Red clapped him on the shoulder. “You’ve got a big heart, John.”

Johnny smiled.

& & & & & &


Johnny and Red discussed plans for their next job, and Addie and Toby returned, the truck loaded with grocery bags. Everyone converged on the truck and took out the bags, laughing and joking as they went into the kitchen.

“I mailed your letter, Johnny.”

“Thanks, Addie.”

As the boys helped unpack the bags, Red asked, “What letter?”

"Just a little somethin' to the kind woman who fed us after we busted outta Michigan City. She and her kid could use a feast, too."

Red smiled. “Like I said, a big heart.”

"Let's get started, boys. Toby, go pick out a nice big pumpkin from the patch.”

“Yay, pumpkin pie!” Toby scampered outside, and Addie began handing out assignments.

“Charles, start peeling potatoes. Russell, cut up that Hubbard squash. Pete, I’ll need your help with cutting up the pumpkin. Homer, start making the piecrust. I’ll walk you through it. Johnny, can you snap these beans?”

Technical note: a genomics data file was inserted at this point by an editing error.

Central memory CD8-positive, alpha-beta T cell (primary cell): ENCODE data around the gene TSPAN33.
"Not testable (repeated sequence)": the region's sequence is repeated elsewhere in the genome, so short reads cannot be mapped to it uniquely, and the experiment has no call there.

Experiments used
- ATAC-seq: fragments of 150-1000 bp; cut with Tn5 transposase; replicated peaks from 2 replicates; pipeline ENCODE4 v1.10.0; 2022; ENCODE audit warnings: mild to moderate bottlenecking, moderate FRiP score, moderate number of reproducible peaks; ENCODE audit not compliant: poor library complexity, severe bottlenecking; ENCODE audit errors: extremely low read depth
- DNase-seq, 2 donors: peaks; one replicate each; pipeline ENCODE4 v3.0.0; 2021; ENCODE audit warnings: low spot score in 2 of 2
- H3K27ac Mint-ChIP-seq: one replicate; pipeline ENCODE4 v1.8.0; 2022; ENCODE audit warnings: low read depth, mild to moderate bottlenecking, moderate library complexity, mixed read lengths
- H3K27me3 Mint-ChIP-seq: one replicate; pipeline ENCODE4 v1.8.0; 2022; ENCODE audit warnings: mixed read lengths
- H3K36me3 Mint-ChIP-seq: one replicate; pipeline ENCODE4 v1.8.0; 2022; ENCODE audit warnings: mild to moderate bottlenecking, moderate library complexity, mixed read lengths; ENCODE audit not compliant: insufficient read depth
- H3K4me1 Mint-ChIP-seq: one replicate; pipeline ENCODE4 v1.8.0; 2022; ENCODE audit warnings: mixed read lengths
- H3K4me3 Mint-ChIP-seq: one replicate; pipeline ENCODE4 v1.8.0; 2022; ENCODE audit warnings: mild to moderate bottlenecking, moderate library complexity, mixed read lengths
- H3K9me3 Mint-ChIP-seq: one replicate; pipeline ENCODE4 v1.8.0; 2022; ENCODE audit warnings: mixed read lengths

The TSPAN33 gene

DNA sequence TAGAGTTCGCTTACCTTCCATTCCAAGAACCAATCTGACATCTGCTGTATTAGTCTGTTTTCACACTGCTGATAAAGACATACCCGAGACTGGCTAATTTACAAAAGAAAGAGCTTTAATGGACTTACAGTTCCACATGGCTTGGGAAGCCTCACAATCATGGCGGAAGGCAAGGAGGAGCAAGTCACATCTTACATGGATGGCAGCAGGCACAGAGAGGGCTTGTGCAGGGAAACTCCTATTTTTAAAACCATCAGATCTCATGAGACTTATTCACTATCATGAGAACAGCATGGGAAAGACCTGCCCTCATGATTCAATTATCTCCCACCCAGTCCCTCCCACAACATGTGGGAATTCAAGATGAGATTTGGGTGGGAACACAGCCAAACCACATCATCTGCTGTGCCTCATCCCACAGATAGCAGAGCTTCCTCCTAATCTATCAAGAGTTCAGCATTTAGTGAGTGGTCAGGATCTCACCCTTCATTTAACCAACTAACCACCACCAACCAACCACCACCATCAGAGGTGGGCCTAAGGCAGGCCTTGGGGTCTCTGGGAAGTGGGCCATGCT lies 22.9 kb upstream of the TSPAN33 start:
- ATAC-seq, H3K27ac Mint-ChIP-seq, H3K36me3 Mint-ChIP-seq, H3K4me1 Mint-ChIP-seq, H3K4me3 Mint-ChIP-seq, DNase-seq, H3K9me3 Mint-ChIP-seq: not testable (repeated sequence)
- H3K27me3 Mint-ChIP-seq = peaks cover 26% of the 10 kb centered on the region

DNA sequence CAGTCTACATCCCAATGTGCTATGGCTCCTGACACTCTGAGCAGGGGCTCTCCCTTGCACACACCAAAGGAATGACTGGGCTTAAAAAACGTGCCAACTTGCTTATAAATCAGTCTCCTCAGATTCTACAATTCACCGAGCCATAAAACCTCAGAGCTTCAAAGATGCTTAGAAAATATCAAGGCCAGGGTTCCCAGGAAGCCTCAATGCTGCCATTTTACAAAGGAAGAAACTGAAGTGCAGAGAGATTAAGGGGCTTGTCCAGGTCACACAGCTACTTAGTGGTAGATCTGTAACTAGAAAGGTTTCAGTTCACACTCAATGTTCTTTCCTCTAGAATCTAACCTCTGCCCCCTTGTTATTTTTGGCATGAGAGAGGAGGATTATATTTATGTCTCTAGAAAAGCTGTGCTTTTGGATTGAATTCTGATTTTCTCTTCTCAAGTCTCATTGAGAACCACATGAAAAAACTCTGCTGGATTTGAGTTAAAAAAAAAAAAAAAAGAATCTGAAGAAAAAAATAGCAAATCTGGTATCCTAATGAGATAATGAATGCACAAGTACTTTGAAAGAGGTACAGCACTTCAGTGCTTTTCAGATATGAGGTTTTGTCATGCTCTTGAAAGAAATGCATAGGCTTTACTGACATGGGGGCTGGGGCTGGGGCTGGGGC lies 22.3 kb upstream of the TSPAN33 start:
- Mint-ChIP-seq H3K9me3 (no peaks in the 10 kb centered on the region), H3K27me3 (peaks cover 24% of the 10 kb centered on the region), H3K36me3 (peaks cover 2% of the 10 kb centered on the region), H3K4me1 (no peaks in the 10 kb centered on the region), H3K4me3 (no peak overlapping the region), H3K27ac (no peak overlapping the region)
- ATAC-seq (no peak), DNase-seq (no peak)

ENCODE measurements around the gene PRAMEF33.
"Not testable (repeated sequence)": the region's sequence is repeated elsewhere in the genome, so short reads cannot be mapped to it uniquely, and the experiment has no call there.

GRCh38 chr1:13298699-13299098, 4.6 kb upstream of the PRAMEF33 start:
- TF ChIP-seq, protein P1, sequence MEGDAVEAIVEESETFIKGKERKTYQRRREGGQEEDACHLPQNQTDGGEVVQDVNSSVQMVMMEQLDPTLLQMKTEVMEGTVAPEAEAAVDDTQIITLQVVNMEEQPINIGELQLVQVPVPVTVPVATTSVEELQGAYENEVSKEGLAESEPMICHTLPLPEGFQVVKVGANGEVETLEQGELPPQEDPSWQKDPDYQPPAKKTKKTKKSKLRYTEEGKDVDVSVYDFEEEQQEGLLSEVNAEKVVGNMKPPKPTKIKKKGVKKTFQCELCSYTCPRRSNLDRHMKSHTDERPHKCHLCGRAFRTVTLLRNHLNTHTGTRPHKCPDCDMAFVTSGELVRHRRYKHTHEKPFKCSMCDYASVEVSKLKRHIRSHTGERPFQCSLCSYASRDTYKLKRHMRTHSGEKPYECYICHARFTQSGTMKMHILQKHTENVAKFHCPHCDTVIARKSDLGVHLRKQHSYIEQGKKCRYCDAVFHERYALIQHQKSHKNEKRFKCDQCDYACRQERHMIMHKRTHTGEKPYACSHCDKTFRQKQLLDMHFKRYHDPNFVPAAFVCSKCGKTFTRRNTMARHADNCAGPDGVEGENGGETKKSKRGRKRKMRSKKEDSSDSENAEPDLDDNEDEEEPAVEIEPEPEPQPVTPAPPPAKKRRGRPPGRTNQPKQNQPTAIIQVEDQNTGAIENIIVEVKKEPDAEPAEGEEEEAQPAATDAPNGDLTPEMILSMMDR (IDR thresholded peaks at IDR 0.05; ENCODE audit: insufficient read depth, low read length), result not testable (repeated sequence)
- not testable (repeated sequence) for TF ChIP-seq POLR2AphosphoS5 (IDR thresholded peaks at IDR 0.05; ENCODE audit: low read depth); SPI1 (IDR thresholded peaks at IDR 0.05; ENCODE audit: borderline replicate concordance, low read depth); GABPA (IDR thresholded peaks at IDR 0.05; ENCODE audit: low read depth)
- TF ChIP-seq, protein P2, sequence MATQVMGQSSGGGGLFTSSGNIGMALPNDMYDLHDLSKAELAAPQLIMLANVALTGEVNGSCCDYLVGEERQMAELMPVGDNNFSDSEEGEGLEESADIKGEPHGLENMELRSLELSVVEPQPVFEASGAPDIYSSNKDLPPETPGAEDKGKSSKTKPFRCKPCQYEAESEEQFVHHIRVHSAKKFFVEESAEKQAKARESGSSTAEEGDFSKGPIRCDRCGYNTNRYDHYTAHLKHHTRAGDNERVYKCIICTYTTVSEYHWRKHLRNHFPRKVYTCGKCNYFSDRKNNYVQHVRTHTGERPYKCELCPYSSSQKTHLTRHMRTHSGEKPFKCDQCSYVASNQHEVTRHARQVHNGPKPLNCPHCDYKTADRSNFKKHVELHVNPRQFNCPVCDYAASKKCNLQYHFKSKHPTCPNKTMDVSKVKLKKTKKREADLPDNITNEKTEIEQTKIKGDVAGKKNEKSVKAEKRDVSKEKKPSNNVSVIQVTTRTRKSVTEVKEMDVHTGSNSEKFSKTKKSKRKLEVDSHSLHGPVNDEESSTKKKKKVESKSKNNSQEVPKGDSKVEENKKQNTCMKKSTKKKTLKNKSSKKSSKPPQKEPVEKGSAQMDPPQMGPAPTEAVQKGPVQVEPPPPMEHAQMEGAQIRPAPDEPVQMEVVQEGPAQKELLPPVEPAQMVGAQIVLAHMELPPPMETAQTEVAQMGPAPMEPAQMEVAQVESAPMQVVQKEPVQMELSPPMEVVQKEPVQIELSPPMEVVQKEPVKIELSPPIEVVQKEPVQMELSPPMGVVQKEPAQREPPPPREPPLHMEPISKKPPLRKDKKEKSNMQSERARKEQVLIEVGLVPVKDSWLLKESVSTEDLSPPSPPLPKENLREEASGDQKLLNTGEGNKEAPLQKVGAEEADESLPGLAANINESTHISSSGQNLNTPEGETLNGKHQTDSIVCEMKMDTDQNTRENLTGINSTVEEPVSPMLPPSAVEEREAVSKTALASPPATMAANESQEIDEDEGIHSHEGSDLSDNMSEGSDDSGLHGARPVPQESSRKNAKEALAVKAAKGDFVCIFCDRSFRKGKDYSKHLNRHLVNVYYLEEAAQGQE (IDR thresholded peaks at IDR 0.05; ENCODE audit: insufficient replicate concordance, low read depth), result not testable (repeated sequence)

Everyone set to work, Johnny grabbing an apron and tying it around his waist, playful jibes going back and forth.

Addie started preparing the turkey. Johnny glanced out the window and saw Toby struggling to carry a heavy pumpkin. He hurried outside, smiling at the boy.

“Hey, Toby, need a hand?”

“Thanks, Johnny!”

Johnny easily lifted the pumpkin and Toby hurried to open the door.

“Pumpkin, Mom!”

“Good boy! Set it over on the table, wouldja, Johnny?”

The kitchen was filled with chatter and the sounds of chopping, dicing, and pounding as the Hubbard squash was a tough nut to crack.

“I got some fresh bread for the stuffing, and those new Ritz crackers, and fresh celery and walnuts, too. They had little pearl onions for sale.”